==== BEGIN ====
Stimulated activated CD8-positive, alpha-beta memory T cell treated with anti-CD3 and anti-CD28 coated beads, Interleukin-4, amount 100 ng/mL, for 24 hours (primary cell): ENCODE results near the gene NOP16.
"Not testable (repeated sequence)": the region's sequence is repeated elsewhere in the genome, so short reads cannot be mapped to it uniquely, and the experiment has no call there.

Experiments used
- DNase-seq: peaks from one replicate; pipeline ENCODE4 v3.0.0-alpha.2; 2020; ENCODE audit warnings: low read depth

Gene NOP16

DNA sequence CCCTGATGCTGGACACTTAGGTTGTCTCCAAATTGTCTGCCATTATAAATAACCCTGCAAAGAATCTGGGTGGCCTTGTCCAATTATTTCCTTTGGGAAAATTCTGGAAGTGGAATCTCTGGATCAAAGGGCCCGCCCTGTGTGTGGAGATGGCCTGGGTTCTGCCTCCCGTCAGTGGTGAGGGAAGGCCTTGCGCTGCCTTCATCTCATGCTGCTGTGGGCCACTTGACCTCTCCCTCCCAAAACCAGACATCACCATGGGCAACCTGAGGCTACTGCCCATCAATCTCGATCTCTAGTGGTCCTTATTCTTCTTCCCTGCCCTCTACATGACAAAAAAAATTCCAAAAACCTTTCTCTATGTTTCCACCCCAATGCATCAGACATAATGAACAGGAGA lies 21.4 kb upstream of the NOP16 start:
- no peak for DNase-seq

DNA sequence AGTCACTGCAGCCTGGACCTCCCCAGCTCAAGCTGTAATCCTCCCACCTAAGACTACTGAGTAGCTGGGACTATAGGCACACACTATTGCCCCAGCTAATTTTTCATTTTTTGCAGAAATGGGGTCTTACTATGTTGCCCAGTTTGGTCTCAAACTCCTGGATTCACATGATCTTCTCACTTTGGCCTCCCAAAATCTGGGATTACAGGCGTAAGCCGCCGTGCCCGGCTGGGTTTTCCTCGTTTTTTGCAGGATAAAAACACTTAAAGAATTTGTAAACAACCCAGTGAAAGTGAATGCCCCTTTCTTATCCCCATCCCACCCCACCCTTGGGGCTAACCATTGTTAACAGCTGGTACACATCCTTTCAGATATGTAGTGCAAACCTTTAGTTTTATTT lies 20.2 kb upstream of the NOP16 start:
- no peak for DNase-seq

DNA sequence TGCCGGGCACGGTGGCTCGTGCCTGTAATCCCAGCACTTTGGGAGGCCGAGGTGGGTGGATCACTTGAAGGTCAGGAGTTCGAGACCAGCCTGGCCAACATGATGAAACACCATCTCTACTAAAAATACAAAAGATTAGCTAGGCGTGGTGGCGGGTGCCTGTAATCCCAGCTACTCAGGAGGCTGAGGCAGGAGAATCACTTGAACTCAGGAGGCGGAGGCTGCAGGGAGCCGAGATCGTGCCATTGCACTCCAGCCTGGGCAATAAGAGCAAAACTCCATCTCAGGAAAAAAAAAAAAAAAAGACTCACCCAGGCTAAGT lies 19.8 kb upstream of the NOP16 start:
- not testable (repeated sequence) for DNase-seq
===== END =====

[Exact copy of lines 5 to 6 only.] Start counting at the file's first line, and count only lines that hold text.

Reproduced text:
Gene NOP16

DNA sequence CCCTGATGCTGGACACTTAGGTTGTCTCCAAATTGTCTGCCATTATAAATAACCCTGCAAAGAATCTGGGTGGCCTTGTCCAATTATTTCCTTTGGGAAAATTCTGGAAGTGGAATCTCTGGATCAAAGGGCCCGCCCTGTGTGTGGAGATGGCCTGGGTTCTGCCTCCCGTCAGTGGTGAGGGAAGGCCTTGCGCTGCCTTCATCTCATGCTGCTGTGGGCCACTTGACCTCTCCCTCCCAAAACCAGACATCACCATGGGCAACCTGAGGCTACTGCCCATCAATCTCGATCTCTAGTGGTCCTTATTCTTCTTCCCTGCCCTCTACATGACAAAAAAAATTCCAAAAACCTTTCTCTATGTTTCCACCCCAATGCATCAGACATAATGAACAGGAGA lies 21.4 kb upstream of the NOP16 start: